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Is There a Millennial Personality Type?

It is an empirical question.

The meaning of the Millennial continues to attract interest from politics, pop culture, corporations as well as academic researchers and clinicians e.g., the author—also a millennial himself. It can reasonably be argued that there are some key defining Millennial psychological or socio-cultural phenomena, including reality TV voyeurism, obsessive start-up ideation, and the on-demand lifestyle craving.

Do these cultural trends have implications for the psychology of a generation?

From the perspective of pop psychology, Millennials have a unique identifiable personality profile that has implications for employers, advertisers, politicians, and society at large. From the perspective of academic psychology, it is an empirical question that necessarily starts with an operational definition.

The existence of multiple definitions of Millennials has been pointed out by news sources over the past year, albeit rarely. For instance, the issue was the topic of a brief round table discussion on the TV show, Morning Joe, not long ago. Yet, this definitional issue has largely gone ignored, implying there is some intuitive universally understood yet unarticulated meaning. Since the term Millennial refers to an age-based demographic, an operational definition requires an age range. Lacking any empirical or scholarly sources, I rely on personal conversations and news reports in asserting that it has ranged from 18-34 (to 35 and 36) and even more broadly from 18-40.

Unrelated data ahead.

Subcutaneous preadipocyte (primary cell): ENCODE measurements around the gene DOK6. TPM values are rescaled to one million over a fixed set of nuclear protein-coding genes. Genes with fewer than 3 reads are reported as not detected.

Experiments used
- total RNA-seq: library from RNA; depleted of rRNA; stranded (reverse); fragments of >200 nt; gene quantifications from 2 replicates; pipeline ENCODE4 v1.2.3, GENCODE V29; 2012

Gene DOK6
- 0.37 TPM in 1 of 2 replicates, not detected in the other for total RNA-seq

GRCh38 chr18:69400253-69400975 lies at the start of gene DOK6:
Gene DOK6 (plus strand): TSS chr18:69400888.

Within a subfield of psychology, namely psychodynamic circles, there is a longstanding view of adolescence as being a prolonged psychological subjective state rather than a biologically defined discrete stage. In this context, individuals from 18-40 year old can validly be conceptualized as a meaningful group to be defined, described, labeled, and explained in connection to a common "adolescent personality." Consider Erikson's stages of psychosocial development: (a) identity versus identity diffusion, (b) intimacy versus isolation, and (c) and generativity versus stagnation, all of which seem intuitively relevant to the putative millennial personality construct.

However, empirically minded psychologists—from all schools of thought—should emphasize more objective criteria. Therefore, for the sake of clarity, parsimony, and the purpose of this post, let millennials be defined as individuals in the 18-35 years age range. (This definition should be improved based on empirical evidence as it emerges).

To arrive at a valid and reliable operational definition, theoretically relevant differentiating variables from other age-based demographic constructs, e.g., Generation X, Generation Y, Baby boomers, etc., need to be identified and tested. Moving beyond definitional issues, the psychology of Millennials should be clarified by empirical and clinical evidence.

How can clinical and personality psychologists answer questions about the existence of a valid millennial personality construct?

Clinicians can observe common clinical issues faced by millennials. Academic research can be reviewed for psychometric, neurobiological, and behavioral data that describes individuals ranging from 18 to 35 years old (and in contrast to other age groups or time periods).

In future posts, I will focus on what, if any, personality traits predominant and what, if any, common issues emerge in clinical practice with Millennial clients. We shall see if a construct valid conception of the Millennial personality is possible. Stay tuned.

The views expressed in my blog are my own and do not reflect those of any institutions I am affiliated with.